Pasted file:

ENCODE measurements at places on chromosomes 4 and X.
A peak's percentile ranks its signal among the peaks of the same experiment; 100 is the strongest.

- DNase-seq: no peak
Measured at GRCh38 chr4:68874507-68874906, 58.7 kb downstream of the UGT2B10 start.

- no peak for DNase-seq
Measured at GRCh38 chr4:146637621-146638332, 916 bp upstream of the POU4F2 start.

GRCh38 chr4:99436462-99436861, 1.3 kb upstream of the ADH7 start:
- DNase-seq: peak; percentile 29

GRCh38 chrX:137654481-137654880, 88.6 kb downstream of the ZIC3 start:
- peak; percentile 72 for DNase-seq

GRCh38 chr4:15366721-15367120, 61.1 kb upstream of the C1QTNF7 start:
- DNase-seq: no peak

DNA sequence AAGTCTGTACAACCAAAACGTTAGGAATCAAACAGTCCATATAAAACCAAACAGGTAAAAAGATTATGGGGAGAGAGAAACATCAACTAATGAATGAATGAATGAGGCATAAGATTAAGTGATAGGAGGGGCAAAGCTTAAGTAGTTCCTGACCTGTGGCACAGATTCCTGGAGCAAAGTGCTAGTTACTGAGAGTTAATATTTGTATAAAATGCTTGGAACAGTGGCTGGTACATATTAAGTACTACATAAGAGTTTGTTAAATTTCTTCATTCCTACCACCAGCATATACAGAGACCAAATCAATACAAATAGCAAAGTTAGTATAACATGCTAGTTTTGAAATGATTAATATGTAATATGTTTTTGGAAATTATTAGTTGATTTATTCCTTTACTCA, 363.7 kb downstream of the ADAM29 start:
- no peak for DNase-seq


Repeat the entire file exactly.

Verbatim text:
ENCODE measurements at places on chromosomes 4 and X.
A peak's percentile ranks its signal among the peaks of the same experiment; 100 is the strongest.

- DNase-seq: no peak
Measured at GRCh38 chr4:68874507-68874906, 58.7 kb downstream of the UGT2B10 start.

- no peak for DNase-seq
Measured at GRCh38 chr4:146637621-146638332, 916 bp upstream of the POU4F2 start.

GRCh38 chr4:99436462-99436861, 1.3 kb upstream of the ADH7 start:
- DNase-seq: peak; percentile 29

GRCh38 chrX:137654481-137654880, 88.6 kb downstream of the ZIC3 start:
- peak; percentile 72 for DNase-seq

GRCh38 chr4:15366721-15367120, 61.1 kb upstream of the C1QTNF7 start:
- DNase-seq: no peak

DNA sequence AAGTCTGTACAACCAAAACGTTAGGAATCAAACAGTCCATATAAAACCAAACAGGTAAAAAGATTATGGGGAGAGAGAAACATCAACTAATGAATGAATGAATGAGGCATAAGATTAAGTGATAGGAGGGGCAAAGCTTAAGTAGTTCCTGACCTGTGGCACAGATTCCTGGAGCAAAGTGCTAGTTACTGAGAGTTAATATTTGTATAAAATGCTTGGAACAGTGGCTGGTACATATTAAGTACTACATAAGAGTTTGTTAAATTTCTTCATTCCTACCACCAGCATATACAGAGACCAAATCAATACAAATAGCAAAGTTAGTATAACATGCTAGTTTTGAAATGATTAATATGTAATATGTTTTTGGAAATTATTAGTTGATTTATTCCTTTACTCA, 363.7 kb downstream of the ADAM29 start:
- no peak for DNase-seq